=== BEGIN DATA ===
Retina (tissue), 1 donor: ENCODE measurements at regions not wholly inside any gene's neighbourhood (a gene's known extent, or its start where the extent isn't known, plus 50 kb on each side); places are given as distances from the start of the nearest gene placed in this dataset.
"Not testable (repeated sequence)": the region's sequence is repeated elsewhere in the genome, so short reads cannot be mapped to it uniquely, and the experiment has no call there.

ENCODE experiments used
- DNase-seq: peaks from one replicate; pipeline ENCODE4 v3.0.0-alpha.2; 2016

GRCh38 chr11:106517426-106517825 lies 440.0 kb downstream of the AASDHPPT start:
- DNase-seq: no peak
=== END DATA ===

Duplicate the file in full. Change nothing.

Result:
Retina (tissue), 1 donor: ENCODE measurements at regions not wholly inside any gene's neighbourhood (a gene's known extent, or its start where the extent isn't known, plus 50 kb on each side); places are given as distances from the start of the nearest gene placed in this dataset.
"Not testable (repeated sequence)": the region's sequence is repeated elsewhere in the genome, so short reads cannot be mapped to it uniquely, and the experiment has no call there.

ENCODE experiments used
- DNase-seq: peaks from one replicate; pipeline ENCODE4 v3.0.0-alpha.2; 2016

GRCh38 chr11:106517426-106517825 lies 440.0 kb downstream of the AASDHPPT start:
- DNase-seq: no peak